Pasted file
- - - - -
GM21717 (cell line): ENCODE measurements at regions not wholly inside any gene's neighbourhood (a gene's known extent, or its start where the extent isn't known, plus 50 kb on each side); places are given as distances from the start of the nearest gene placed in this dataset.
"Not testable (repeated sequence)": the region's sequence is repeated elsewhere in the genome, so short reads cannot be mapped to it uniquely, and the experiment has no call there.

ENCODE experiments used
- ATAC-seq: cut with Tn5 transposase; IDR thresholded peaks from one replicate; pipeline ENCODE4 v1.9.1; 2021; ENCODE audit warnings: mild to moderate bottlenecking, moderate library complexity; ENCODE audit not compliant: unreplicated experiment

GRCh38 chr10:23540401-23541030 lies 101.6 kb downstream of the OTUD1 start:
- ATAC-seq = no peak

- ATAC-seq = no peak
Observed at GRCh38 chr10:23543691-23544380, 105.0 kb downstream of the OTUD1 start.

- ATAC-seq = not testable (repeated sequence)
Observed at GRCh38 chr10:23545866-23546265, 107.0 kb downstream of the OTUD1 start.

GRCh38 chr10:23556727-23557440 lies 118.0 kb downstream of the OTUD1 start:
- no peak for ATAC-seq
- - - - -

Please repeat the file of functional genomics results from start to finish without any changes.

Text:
GM21717 (cell line): ENCODE measurements at regions not wholly inside any gene's neighbourhood (a gene's known extent, or its start where the extent isn't known, plus 50 kb on each side); places are given as distances from the start of the nearest gene placed in this dataset.
"Not testable (repeated sequence)": the region's sequence is repeated elsewhere in the genome, so short reads cannot be mapped to it uniquely, and the experiment has no call there.

ENCODE experiments used
- ATAC-seq: cut with Tn5 transposase; IDR thresholded peaks from one replicate; pipeline ENCODE4 v1.9.1; 2021; ENCODE audit warnings: mild to moderate bottlenecking, moderate library complexity; ENCODE audit not compliant: unreplicated experiment

GRCh38 chr10:23540401-23541030 lies 101.6 kb downstream of the OTUD1 start:
- ATAC-seq = no peak

- ATAC-seq = no peak
Observed at GRCh38 chr10:23543691-23544380, 105.0 kb downstream of the OTUD1 start.

- ATAC-seq = not testable (repeated sequence)
Observed at GRCh38 chr10:23545866-23546265, 107.0 kb downstream of the OTUD1 start.

GRCh38 chr10:23556727-23557440 lies 118.0 kb downstream of the OTUD1 start:
- no peak for ATAC-seq